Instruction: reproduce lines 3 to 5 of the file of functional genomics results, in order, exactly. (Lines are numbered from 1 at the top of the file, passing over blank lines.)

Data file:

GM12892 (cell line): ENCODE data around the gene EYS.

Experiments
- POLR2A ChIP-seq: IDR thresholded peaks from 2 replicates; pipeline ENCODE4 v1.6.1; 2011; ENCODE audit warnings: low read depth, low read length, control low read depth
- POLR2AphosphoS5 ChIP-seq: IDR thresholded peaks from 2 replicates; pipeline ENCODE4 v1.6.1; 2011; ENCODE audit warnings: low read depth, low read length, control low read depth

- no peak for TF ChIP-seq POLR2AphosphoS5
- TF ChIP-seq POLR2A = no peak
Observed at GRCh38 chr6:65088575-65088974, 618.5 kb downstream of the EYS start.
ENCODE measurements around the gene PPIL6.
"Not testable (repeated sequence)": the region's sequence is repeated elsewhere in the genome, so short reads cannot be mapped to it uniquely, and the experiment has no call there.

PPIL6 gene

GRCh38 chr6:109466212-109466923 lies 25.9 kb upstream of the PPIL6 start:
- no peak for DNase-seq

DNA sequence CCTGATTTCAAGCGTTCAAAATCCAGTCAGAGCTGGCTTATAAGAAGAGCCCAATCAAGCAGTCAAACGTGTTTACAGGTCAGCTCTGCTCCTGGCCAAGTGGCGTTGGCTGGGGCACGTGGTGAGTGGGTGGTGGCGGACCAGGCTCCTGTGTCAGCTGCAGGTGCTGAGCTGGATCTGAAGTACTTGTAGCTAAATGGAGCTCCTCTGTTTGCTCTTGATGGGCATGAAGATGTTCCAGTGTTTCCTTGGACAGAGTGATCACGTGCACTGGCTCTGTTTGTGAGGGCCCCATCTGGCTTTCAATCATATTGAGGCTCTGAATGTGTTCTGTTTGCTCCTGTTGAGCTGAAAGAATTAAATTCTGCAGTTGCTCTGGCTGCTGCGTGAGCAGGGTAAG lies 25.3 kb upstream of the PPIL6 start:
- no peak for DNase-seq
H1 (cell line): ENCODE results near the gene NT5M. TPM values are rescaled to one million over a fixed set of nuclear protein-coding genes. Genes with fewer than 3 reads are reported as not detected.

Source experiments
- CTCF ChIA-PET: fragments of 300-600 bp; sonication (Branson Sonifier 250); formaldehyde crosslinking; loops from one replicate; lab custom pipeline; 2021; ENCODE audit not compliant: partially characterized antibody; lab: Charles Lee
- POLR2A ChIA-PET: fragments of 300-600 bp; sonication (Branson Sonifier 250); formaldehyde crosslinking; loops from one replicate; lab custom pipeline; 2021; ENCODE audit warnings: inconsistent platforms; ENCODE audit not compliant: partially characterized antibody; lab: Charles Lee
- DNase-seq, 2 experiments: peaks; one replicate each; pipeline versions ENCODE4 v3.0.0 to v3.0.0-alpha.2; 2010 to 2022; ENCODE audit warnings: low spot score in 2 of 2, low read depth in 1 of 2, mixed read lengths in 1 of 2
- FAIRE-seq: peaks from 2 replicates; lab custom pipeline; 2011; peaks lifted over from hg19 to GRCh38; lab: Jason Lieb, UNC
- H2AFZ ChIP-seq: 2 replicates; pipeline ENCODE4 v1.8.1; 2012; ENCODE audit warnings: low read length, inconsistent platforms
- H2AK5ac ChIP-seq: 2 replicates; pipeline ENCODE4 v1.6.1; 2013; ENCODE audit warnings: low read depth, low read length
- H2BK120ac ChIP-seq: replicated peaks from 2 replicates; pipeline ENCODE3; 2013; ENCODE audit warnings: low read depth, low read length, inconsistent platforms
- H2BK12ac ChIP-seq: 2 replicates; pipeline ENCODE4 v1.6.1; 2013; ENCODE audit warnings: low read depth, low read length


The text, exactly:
- POLR2A ChIP-seq: IDR thresholded peaks from 2 replicates; pipeline ENCODE4 v1.6.1; 2011; ENCODE audit warnings: low read depth, low read length, control low read depth
- POLR2AphosphoS5 ChIP-seq: IDR thresholded peaks from 2 replicates; pipeline ENCODE4 v1.6.1; 2011; ENCODE audit warnings: low read depth, low read length, control low read depth

- no peak for TF ChIP-seq POLR2AphosphoS5